Viewing the years he spent in Kansas as a whole Mr. Peer has prospered. He has a fine farm, owning the east half of section 34, township 16, range 20. This land is almost completely fenced with stone posts and wire, and his country residence is a nine-room house, with barns and cattle sheds. He continued an active farmer until August, 1915, and then spent several months visiting and traveling back to his old Ohio home. In May, 1916, he took up his retired residence at McCracken.
Though his private interests and welfare made heavy demands upon him for many years, Mr. Peer did not fail to do his part as a public spirited citizen. He assisted in building the first frame schoolhouse in his district, No. 50, and was treasurer of the board nearly all the time he lived on the farm. For four years he was justice of the peace of Hampton Township. Mr. Peer grew up in a township back in Ohio where there were only two republican voters, and thus allegiance to the democratic party was seasoned into him when a boy. He brought that political faith with him to Kansas, but subsequently joined the Farmers Alliance movement, and followed the fortunes of the populist party during its existence. He attended a number of populist conventions over the state as a delegate. Since the passing of populism he has been voting for principles rather than for party, and his ticket is usually badly scratched in the booth. In national affairs he still retains his allegiance to democracy. Both he and his wife were reared in the Lutheran faith, and though they have no church home in Kansas they affiliate with church people, and contribute to the support of churches.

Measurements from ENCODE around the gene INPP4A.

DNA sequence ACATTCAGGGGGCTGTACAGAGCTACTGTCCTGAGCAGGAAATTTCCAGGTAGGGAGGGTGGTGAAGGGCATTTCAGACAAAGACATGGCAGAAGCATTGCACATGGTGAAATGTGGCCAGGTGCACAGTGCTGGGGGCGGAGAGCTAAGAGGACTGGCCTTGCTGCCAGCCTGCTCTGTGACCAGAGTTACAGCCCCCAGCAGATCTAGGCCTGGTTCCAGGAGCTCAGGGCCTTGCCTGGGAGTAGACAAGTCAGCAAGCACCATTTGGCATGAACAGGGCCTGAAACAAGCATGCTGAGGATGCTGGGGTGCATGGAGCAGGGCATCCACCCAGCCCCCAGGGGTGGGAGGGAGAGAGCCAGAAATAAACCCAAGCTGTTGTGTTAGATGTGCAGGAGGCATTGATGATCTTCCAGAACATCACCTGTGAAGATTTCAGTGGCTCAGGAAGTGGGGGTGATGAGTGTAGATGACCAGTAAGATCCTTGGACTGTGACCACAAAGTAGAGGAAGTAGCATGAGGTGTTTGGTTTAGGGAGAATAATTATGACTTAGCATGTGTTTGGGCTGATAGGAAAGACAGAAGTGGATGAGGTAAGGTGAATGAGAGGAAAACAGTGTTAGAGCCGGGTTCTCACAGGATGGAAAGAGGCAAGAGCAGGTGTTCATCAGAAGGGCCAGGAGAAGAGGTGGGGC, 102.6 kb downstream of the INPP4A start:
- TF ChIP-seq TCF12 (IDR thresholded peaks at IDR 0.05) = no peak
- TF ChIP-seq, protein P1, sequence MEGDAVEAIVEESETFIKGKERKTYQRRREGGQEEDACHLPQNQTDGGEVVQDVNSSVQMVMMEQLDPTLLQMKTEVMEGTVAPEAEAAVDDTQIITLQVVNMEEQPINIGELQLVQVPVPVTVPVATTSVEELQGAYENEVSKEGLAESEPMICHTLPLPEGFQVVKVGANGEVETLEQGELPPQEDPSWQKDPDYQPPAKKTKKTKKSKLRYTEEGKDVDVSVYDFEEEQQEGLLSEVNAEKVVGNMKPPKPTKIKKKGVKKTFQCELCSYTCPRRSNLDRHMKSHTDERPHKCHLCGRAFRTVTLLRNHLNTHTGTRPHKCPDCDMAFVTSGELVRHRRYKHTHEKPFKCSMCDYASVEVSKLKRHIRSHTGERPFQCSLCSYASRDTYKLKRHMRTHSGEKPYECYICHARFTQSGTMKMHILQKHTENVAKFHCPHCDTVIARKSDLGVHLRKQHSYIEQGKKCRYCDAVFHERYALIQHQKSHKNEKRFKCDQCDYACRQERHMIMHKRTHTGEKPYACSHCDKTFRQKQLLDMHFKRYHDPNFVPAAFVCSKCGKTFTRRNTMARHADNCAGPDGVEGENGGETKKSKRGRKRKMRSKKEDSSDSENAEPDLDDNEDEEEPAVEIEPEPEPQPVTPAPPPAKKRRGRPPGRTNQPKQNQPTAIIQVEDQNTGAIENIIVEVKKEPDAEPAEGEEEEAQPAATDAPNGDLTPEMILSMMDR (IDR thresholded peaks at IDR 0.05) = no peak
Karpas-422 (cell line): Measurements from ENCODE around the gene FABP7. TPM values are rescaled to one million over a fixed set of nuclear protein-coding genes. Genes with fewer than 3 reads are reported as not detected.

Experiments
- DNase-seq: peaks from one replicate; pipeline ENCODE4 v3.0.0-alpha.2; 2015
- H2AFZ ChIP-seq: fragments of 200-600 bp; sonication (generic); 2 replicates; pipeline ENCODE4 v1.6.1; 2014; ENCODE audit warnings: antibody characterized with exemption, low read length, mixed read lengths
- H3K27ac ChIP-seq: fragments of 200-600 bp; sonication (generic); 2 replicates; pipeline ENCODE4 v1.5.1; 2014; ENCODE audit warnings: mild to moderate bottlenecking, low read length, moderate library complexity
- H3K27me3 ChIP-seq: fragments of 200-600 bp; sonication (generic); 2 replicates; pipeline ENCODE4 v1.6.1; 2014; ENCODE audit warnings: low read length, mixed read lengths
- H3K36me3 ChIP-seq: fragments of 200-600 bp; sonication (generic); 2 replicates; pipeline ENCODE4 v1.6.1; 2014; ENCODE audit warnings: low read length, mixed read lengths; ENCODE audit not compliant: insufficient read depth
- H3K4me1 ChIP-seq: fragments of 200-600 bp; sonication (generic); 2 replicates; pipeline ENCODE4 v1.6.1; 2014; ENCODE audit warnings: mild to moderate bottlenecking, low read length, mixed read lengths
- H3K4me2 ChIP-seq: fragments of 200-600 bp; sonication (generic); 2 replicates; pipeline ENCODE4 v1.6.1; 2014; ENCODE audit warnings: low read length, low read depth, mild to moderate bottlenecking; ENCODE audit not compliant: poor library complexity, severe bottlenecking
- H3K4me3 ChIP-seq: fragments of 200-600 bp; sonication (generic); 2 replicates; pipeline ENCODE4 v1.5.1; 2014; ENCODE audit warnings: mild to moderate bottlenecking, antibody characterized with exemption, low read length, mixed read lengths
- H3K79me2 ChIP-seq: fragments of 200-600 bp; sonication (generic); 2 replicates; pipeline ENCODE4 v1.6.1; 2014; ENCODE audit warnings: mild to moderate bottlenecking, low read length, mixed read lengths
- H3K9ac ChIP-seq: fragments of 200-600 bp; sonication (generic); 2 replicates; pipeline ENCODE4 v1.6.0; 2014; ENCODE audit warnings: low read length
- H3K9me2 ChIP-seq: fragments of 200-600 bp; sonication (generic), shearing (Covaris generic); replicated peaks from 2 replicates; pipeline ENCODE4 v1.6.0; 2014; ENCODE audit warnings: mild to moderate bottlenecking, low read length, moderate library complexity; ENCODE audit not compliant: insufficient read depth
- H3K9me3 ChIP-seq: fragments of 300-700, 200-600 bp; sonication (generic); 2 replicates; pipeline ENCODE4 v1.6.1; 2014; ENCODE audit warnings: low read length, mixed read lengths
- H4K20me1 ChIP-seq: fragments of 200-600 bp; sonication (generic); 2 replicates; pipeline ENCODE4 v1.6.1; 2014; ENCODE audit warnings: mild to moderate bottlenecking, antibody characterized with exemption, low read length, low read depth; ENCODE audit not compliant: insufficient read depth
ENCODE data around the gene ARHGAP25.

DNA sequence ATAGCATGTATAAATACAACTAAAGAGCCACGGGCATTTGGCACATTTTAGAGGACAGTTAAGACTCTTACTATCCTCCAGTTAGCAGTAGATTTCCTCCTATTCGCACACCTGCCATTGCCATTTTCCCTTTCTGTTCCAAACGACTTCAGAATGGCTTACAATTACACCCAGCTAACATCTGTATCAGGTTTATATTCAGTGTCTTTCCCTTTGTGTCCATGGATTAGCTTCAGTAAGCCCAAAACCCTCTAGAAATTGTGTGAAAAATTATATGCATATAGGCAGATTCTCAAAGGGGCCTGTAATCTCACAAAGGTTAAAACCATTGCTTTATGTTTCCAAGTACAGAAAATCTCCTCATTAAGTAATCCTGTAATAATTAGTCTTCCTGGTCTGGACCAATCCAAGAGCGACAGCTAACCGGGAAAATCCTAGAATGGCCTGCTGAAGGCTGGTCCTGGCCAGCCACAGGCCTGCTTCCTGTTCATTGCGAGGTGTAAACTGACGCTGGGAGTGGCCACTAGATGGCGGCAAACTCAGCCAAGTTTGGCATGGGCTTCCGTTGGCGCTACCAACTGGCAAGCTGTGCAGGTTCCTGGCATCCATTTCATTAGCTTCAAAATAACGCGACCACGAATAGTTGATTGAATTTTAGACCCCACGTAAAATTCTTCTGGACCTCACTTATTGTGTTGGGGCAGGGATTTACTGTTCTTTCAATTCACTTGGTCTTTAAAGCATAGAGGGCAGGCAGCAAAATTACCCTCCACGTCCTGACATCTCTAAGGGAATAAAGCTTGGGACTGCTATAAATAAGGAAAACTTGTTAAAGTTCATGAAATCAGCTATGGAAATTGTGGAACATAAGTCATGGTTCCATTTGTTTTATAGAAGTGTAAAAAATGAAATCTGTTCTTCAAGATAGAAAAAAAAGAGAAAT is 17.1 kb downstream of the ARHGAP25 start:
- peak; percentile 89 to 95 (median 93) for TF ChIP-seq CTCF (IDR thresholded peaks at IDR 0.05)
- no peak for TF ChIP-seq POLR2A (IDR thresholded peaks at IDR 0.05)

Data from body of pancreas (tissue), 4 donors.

Mr. Peer is a son of Benjamin and Phoebe (Teagarden) Peer. His father was born in Pickaway County, Ohio, and died in 1881, at the age of fifty-six. He was a man of small means and never made a striking success in business affairs. During the Civil war he was a Union soldier in the ninety days service. He was a member of the German Reformed Church, while his wife was a Lutheran. His wife was a daughter of Daniel and Rachael (Croninger) Teagarden, who came to Ohio from Reading, Pennsylvania. Benjamin Peer and wife had the following children: Philip H.; Thomas, who lives near Winchester, Ohio; Joseph, who died unmarried in old Mexico; Nathan, of Franklin County, Ohio; John, of Greencastle, Ohio; Edward, of Winchester, Ohio; and Margaret, who married William Stotler and died in Pickaway County, leaving three children.